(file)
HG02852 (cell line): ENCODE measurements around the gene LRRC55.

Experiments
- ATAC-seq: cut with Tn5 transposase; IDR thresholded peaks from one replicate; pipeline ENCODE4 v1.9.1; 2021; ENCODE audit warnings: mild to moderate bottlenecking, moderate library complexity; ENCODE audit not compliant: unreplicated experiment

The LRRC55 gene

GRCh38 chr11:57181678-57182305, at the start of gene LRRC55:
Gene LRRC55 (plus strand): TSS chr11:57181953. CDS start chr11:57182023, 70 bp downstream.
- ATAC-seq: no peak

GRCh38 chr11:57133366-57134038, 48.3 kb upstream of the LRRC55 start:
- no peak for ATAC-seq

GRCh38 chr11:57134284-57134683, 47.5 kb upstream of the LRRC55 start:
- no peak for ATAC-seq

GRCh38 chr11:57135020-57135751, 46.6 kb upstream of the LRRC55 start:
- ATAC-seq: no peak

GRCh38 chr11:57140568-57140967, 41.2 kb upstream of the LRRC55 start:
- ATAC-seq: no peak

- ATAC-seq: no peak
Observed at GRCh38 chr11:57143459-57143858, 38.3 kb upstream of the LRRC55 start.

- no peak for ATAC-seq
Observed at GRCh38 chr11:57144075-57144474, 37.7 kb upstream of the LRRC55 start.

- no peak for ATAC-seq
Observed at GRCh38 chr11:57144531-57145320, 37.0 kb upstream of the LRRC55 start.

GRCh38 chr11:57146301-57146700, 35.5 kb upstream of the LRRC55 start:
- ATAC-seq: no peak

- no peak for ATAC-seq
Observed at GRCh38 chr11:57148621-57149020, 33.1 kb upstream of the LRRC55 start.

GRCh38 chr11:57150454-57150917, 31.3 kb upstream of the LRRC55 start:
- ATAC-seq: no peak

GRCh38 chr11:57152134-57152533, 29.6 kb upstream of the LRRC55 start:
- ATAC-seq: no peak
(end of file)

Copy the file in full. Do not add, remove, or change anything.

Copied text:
HG02852 (cell line): ENCODE measurements around the gene LRRC55.

Experiments
- ATAC-seq: cut with Tn5 transposase; IDR thresholded peaks from one replicate; pipeline ENCODE4 v1.9.1; 2021; ENCODE audit warnings: mild to moderate bottlenecking, moderate library complexity; ENCODE audit not compliant: unreplicated experiment

The LRRC55 gene

GRCh38 chr11:57181678-57182305, at the start of gene LRRC55:
Gene LRRC55 (plus strand): TSS chr11:57181953. CDS start chr11:57182023, 70 bp downstream.
- ATAC-seq: no peak

GRCh38 chr11:57133366-57134038, 48.3 kb upstream of the LRRC55 start:
- no peak for ATAC-seq

GRCh38 chr11:57134284-57134683, 47.5 kb upstream of the LRRC55 start:
- no peak for ATAC-seq

GRCh38 chr11:57135020-57135751, 46.6 kb upstream of the LRRC55 start:
- ATAC-seq: no peak

GRCh38 chr11:57140568-57140967, 41.2 kb upstream of the LRRC55 start:
- ATAC-seq: no peak

- ATAC-seq: no peak
Observed at GRCh38 chr11:57143459-57143858, 38.3 kb upstream of the LRRC55 start.

- no peak for ATAC-seq
Observed at GRCh38 chr11:57144075-57144474, 37.7 kb upstream of the LRRC55 start.

- no peak for ATAC-seq
Observed at GRCh38 chr11:57144531-57145320, 37.0 kb upstream of the LRRC55 start.

GRCh38 chr11:57146301-57146700, 35.5 kb upstream of the LRRC55 start:
- ATAC-seq: no peak

- no peak for ATAC-seq
Observed at GRCh38 chr11:57148621-57149020, 33.1 kb upstream of the LRRC55 start.

GRCh38 chr11:57150454-57150917, 31.3 kb upstream of the LRRC55 start:
- ATAC-seq: no peak

GRCh38 chr11:57152134-57152533, 29.6 kb upstream of the LRRC55 start:
- ATAC-seq: no peak